Purpose: To evaluate the awareness of cigarette smoking as a risk factor for chronic periodontitis in patients either
undergoing active periodontal treatment (APT) or enrolled in supportive periodontal therapy (SPT).
Materials and Methods: Comprehensive tobacco use history was collected with a questionnaire in 50 patients before
and after APT (test) and in 50 patients (control) enrolled in SPT at the School of Dental Medicine, University of
Bern. Carbon monoxide (CO) exhalation levels were measured in both APT and SPT patients.
Results: In the test group, 94% (n = 47) completed the study. Before APT, 48% of these (n = 24) knew about the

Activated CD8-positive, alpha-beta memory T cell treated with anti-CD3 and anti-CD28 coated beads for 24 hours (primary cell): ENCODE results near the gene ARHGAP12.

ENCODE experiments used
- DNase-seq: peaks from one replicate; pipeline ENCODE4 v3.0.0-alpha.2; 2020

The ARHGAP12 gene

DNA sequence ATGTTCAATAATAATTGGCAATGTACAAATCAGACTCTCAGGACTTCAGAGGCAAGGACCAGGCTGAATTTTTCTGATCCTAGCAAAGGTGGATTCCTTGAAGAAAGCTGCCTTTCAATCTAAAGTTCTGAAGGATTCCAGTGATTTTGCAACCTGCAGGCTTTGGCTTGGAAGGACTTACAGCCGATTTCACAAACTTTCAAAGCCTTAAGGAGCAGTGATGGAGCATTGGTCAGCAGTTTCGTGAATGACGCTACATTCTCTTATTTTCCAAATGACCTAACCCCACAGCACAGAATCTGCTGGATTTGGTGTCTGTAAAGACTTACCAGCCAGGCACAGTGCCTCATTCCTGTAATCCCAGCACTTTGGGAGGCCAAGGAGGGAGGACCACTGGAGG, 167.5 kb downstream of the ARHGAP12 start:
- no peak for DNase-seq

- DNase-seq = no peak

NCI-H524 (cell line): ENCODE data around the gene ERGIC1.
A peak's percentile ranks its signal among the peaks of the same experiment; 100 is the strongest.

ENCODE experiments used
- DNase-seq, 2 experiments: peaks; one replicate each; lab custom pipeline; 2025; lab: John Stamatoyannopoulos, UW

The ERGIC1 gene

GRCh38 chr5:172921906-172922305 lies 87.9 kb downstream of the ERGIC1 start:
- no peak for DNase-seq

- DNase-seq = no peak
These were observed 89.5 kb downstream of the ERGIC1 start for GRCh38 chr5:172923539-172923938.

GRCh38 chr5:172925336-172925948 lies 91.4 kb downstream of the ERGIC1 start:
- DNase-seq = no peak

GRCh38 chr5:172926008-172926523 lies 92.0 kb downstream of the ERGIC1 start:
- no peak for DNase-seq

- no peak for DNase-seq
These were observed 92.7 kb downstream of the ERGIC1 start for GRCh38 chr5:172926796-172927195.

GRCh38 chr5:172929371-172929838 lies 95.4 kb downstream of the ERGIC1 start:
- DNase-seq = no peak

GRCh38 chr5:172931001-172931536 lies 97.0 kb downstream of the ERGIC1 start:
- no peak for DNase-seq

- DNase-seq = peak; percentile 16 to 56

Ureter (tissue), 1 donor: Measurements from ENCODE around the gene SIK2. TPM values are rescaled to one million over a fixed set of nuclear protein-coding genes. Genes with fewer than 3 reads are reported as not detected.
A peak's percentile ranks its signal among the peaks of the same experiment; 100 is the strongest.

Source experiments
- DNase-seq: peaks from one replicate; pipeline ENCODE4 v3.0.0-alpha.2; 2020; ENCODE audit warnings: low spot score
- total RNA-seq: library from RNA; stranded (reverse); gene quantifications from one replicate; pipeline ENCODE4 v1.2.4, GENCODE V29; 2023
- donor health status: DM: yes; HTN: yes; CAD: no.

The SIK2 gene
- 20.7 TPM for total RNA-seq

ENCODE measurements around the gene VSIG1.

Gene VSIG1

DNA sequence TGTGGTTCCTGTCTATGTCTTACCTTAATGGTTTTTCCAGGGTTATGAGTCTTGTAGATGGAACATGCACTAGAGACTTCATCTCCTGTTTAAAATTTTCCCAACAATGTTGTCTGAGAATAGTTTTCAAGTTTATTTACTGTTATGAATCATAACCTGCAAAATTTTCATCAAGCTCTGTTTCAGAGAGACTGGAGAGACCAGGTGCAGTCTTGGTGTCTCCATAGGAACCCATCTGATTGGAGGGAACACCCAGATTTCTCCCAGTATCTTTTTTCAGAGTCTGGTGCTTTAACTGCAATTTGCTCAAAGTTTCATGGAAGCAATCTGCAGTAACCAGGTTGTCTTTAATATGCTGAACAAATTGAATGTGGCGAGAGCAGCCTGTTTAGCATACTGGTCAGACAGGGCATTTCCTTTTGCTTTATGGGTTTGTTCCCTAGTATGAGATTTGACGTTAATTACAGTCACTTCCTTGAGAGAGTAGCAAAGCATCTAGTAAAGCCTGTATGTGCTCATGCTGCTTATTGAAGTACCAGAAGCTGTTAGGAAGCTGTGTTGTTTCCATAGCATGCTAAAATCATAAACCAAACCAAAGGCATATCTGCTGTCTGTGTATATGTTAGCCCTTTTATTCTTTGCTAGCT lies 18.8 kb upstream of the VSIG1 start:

association between smoking and periodontal disease, while 42% (n = 21) assumed a possible association and
10% (n = 5) did not. Following APT, 53% (n = 25) knew about the association, while 34% (n = 17) still assumed a
possible association and 10% (n = 5) did not. In the control group, 60% (n = 30) of SPT patients knew about the
association of smoking with periodontal disease, while 30% (n = 15) assumed an association and 10% (n = 5)
were not aware of any association. In both APT and SPT patients, neither between-group nor baseline to follow-up
differences were detected (p > 0.05).
Conclusions: Brief interventions for tobacco cessation during APT or SPT failed to increase periodontal patients’
awareness of smoking as a risk factor for chronic periodontitis. In order to both increase awareness and motivation
to quit tobacco use, more counseling than conventional brief interventions may be needed.